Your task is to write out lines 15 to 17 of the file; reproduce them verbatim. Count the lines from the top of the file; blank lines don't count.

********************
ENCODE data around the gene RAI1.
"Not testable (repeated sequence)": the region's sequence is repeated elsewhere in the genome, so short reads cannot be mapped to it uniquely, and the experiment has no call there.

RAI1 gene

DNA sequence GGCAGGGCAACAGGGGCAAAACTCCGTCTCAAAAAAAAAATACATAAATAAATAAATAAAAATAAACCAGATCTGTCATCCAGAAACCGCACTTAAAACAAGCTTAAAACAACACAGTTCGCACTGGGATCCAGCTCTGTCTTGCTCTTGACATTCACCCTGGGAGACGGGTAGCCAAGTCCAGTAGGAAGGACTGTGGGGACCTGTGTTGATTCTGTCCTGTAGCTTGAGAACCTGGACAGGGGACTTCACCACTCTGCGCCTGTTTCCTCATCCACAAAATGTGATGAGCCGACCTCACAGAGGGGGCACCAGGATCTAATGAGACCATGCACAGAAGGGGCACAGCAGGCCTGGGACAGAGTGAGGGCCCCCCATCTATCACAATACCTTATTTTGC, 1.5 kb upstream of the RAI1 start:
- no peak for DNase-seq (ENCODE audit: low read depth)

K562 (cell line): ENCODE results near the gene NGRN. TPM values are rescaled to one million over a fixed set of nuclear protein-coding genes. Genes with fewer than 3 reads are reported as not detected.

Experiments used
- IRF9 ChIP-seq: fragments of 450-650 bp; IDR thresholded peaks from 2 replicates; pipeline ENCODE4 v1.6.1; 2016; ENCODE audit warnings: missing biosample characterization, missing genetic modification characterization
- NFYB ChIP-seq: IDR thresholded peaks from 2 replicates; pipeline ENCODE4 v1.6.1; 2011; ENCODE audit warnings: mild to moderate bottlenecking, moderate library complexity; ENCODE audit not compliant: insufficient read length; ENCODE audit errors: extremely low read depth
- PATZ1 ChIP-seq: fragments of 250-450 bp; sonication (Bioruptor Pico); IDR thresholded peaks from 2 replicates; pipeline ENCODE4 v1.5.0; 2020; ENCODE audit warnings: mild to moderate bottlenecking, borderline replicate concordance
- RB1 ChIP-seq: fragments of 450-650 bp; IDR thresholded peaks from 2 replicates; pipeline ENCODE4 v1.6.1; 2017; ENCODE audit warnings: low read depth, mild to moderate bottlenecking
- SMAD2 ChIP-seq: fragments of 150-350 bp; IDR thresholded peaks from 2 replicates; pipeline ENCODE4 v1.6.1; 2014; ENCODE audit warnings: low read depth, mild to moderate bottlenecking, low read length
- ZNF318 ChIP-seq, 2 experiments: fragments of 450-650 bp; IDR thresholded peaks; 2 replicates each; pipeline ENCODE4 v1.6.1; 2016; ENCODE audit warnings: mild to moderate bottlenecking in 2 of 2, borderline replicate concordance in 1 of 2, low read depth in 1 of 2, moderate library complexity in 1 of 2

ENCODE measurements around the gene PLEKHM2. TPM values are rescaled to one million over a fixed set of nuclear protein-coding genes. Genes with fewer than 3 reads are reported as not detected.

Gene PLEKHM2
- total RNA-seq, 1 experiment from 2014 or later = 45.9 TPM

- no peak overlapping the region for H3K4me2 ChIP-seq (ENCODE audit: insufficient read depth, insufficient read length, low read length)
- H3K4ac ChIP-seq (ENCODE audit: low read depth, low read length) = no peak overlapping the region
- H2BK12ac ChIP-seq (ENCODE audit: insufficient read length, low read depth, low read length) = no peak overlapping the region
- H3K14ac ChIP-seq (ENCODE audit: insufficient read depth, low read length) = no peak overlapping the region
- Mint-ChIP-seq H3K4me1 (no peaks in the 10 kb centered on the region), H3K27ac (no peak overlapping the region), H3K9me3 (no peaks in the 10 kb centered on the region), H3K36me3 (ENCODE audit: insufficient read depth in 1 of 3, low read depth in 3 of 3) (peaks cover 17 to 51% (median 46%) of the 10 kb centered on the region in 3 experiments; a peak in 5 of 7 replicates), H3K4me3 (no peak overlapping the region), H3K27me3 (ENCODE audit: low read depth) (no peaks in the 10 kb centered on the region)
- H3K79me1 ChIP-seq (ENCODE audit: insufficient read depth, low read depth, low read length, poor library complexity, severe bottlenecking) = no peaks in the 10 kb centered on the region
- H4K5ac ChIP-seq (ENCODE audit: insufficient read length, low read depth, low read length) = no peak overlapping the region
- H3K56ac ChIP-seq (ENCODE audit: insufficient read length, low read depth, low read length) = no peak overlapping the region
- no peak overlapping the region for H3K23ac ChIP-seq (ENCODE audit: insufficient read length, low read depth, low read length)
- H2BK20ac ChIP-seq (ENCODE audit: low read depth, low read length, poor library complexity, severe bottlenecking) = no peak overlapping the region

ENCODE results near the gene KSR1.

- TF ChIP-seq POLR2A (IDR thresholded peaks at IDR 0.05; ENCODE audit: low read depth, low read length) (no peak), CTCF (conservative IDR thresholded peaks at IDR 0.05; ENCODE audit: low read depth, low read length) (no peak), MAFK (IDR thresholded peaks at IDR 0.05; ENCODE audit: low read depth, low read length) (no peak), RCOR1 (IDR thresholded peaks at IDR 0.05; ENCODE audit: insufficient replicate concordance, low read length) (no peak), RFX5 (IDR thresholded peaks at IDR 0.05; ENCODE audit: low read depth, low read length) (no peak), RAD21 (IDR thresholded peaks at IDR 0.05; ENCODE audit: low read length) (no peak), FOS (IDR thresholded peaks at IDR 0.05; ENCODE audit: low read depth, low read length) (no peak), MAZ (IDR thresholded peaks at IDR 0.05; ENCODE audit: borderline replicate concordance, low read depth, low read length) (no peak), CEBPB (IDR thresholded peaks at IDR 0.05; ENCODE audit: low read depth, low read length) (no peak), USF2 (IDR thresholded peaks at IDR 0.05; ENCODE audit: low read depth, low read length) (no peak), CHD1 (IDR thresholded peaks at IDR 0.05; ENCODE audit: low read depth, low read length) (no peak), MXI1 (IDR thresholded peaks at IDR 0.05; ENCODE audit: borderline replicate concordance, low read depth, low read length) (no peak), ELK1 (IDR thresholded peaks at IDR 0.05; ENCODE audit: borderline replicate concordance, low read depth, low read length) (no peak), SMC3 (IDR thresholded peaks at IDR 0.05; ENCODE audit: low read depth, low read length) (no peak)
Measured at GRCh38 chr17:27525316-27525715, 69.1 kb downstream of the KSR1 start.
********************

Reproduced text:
Gene PLEKHM2
- total RNA-seq, 1 experiment from 2014 or later = 45.9 TPM

- no peak overlapping the region for H3K4me2 ChIP-seq (ENCODE audit: insufficient read depth, insufficient read length, low read length)